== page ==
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It’s no secret that Republicans are distrustful of education, but could this anti-intellectualism spell doom for the United States in a world where knowledge is power? Cynthia Tucker writes in her latest column, “Hostility To Knowledge Has No Place In Modern World”:

Even Cain must know that much of the world has embraced the knowledge economy as the ticket to a prosperous future. South Korean parents shamelessly push their children into tutorial sessions that last until the wee hours of the morning. But here in the United States, there is still a clear strain of resentment toward the learned, the intellectually ambitious, the highly educated.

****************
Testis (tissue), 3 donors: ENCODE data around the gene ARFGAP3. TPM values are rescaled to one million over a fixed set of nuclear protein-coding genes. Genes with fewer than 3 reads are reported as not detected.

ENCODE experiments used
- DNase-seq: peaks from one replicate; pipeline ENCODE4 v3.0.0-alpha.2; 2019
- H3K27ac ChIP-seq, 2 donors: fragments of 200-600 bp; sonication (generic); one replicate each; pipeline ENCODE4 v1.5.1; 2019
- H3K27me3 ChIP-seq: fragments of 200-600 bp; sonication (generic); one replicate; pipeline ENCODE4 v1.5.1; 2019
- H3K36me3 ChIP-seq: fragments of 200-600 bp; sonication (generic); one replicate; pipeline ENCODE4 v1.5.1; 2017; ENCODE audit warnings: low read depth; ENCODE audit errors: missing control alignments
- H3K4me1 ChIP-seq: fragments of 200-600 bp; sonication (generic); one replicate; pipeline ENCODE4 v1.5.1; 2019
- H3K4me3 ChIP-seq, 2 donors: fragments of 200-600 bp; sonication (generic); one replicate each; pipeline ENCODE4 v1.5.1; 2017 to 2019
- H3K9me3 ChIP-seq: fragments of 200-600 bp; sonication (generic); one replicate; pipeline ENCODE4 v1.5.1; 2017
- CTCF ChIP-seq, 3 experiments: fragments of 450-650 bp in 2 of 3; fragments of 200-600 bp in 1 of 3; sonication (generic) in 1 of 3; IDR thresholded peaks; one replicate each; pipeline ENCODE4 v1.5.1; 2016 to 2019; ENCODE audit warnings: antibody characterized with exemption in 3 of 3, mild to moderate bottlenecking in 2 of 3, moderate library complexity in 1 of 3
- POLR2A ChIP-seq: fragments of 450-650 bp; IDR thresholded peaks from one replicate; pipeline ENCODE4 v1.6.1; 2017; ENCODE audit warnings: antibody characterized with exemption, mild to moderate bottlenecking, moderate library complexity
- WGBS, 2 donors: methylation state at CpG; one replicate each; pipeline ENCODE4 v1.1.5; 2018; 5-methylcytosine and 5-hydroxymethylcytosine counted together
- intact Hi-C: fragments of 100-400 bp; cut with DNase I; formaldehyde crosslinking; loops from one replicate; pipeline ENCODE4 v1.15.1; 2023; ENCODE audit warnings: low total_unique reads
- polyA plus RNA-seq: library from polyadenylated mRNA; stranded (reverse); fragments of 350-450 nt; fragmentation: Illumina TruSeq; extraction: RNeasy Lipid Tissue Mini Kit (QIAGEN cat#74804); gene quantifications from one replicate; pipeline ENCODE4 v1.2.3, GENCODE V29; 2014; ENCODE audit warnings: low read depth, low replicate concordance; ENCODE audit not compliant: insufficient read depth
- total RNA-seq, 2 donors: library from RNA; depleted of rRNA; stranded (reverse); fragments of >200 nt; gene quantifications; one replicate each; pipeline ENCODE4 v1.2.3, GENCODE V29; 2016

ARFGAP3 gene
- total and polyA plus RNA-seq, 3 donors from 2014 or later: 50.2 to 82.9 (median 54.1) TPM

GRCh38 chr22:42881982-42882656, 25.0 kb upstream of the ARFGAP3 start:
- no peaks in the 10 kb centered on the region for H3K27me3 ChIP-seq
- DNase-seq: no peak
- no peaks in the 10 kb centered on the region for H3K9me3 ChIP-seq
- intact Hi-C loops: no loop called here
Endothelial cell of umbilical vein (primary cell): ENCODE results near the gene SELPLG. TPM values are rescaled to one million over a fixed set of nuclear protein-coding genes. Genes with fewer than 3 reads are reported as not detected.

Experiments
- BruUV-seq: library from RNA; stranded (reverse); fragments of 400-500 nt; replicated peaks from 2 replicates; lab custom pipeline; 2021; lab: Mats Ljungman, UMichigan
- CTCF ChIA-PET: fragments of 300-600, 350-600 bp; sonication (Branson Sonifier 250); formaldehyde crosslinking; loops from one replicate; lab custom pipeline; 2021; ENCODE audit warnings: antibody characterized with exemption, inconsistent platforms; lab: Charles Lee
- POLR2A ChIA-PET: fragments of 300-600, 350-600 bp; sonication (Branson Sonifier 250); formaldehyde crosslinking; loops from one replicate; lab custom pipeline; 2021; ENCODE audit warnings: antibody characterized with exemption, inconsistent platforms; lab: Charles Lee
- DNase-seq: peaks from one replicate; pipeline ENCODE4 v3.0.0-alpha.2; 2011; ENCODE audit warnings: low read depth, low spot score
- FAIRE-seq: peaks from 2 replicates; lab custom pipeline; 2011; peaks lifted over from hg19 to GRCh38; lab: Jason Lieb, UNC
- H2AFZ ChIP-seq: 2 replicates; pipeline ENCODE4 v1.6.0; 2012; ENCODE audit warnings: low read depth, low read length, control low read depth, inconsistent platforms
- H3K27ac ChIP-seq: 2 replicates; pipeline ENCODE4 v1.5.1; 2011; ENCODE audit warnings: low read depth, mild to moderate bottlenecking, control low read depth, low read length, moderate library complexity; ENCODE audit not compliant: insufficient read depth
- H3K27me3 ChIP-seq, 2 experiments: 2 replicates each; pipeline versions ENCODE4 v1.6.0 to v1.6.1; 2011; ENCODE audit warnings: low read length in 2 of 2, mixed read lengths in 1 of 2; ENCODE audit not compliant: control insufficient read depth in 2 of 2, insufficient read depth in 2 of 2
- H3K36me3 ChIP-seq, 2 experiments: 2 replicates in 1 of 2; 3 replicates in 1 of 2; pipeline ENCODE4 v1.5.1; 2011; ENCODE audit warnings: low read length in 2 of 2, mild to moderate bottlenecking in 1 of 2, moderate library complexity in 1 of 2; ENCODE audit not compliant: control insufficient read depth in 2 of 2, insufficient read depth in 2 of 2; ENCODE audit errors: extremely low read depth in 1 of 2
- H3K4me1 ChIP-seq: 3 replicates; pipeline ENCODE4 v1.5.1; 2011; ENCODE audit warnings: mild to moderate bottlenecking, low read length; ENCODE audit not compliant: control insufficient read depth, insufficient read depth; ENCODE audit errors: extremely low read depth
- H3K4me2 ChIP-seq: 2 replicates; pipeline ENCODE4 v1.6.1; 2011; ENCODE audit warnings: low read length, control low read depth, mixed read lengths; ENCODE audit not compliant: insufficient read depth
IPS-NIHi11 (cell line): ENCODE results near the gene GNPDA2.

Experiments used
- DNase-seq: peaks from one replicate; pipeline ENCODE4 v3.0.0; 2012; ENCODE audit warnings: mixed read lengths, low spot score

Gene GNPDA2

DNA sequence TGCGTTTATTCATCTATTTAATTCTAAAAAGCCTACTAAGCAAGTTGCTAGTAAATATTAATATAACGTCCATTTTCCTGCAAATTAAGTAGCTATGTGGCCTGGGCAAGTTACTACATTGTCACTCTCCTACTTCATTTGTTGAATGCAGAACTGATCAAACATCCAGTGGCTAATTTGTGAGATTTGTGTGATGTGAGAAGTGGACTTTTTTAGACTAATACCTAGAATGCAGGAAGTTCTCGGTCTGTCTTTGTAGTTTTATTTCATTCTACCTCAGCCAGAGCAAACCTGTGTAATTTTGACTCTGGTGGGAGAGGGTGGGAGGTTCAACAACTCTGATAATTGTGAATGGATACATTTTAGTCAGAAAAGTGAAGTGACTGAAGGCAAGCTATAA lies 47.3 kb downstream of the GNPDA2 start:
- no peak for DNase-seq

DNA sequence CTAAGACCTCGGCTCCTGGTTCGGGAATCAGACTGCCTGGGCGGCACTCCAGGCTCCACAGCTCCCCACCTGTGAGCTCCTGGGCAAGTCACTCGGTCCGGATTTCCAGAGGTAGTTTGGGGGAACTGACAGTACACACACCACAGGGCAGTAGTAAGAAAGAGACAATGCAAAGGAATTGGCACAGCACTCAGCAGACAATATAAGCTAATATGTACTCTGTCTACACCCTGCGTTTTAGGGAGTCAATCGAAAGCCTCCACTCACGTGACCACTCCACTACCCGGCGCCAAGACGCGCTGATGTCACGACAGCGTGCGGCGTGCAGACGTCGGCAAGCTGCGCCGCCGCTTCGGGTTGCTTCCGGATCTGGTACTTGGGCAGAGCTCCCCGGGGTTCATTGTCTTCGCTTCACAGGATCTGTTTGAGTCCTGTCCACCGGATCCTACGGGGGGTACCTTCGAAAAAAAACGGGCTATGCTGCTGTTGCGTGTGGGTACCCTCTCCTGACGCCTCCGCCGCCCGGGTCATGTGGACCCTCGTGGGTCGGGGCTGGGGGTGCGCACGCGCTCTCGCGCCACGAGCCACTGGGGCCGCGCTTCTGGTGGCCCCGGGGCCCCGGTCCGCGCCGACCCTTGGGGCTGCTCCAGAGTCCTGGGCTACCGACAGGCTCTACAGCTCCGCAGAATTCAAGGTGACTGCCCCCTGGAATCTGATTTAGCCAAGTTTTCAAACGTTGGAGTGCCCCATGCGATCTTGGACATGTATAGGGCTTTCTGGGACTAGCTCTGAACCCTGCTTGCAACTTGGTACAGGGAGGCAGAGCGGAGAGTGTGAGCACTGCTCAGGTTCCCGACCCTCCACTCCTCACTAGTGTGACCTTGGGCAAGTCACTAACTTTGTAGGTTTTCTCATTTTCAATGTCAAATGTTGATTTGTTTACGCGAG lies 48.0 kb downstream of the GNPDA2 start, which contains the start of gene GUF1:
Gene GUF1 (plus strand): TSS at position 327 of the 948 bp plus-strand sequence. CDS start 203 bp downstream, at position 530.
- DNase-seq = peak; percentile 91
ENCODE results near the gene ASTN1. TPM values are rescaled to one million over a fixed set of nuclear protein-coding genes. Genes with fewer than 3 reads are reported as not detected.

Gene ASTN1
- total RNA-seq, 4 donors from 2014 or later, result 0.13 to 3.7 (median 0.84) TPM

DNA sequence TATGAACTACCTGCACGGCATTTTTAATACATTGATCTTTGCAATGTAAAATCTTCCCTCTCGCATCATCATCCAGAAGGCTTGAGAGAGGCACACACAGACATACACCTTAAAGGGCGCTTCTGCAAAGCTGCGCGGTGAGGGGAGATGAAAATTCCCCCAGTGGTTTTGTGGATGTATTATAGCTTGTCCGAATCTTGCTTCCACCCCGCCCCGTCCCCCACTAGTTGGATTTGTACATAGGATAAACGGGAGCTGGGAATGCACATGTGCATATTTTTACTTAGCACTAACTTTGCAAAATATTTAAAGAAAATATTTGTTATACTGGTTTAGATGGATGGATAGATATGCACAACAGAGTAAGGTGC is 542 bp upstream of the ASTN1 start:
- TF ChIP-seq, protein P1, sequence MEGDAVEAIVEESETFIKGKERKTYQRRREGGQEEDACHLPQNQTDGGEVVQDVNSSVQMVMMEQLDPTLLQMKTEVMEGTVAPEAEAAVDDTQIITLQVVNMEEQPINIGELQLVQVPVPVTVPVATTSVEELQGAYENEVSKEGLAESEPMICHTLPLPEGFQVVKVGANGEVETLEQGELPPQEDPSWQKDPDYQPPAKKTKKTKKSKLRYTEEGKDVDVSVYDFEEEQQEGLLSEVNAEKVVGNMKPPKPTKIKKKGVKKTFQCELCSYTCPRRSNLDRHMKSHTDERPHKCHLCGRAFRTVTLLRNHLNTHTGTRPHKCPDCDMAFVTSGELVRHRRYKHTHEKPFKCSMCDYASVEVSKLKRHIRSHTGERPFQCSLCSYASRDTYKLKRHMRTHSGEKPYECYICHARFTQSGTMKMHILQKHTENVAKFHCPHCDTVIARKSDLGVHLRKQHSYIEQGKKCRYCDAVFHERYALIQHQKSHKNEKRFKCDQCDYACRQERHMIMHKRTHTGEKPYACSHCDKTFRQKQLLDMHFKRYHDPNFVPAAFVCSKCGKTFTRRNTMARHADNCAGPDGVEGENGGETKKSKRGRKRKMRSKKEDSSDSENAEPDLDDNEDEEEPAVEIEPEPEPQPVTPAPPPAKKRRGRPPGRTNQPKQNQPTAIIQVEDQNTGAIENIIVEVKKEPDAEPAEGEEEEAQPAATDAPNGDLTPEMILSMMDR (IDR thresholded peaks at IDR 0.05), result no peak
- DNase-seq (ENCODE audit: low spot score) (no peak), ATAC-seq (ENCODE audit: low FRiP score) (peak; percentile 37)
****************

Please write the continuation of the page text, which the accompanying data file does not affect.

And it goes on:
And it is stoked by demagogues who dismiss the conclusions of experts on such issues as climate change, evolution and even the obesity epidemic. Why trust those “pointy-headed” intellectuals who win Nobel prizes in biology and chemistry? That resentment is further fueled by dilettantes such as Cain, who revel in their ignorance of public policy.

Last week, after his disastrous performance before the editorial board of a Milwaukee newspaper, Cain declared at a campaign event in New Hampshire that the nation needs “a leader, not a reader,” according to reporters following his campaign.

That’s simply appalling. It would be difficult for the nation to adapt to a knowledge economy with a president who is contemptuous of knowledge.

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